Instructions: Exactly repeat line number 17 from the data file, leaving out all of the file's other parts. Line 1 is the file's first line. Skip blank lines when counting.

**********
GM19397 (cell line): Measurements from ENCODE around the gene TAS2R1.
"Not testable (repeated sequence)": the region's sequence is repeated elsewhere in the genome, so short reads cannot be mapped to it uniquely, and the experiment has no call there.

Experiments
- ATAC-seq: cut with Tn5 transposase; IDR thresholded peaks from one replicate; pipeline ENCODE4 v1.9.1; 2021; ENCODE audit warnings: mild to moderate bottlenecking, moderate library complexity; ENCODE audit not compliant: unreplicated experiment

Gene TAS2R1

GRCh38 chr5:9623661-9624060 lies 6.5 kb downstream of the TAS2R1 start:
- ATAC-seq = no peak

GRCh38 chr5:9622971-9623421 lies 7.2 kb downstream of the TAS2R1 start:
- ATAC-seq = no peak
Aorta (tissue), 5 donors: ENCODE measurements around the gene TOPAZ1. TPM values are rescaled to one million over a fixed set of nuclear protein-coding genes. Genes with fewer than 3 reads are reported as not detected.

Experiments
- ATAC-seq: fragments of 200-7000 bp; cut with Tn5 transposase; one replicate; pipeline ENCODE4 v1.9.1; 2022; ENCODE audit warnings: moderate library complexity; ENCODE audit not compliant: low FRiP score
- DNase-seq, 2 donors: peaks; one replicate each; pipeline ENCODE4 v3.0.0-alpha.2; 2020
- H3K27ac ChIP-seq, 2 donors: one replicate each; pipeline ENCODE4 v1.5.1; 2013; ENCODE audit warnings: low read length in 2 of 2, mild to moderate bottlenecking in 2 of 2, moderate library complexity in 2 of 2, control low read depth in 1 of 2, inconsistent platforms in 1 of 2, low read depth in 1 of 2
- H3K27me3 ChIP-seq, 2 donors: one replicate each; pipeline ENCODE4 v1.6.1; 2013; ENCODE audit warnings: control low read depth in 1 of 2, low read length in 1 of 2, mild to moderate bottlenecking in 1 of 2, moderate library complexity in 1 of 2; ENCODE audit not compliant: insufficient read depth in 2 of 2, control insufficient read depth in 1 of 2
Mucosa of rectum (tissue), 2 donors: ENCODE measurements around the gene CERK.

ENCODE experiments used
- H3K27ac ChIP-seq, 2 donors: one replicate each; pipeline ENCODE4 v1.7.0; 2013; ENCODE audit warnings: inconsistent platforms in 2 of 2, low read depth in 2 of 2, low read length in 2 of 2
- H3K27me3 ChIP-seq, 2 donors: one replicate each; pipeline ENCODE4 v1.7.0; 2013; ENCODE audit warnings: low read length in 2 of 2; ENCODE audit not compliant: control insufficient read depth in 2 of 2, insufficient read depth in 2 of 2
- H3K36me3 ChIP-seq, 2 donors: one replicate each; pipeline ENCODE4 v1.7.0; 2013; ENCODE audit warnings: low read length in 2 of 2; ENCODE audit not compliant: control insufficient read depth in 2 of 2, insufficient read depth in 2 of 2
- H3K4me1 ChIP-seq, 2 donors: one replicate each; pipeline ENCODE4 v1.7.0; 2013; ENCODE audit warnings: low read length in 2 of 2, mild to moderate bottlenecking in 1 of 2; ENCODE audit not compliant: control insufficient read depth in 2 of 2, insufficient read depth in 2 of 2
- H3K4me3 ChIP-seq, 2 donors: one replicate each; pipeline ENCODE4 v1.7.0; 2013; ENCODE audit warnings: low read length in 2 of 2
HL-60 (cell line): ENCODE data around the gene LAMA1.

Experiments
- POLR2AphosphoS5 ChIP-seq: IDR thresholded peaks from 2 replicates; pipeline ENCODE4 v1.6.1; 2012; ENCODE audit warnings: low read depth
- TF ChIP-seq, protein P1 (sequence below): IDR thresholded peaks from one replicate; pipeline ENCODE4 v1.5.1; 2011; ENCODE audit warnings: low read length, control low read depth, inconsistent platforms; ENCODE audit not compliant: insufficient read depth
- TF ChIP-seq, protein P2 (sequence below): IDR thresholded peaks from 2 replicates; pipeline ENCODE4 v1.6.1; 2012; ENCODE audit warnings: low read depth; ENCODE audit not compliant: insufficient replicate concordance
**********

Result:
ENCODE experiments used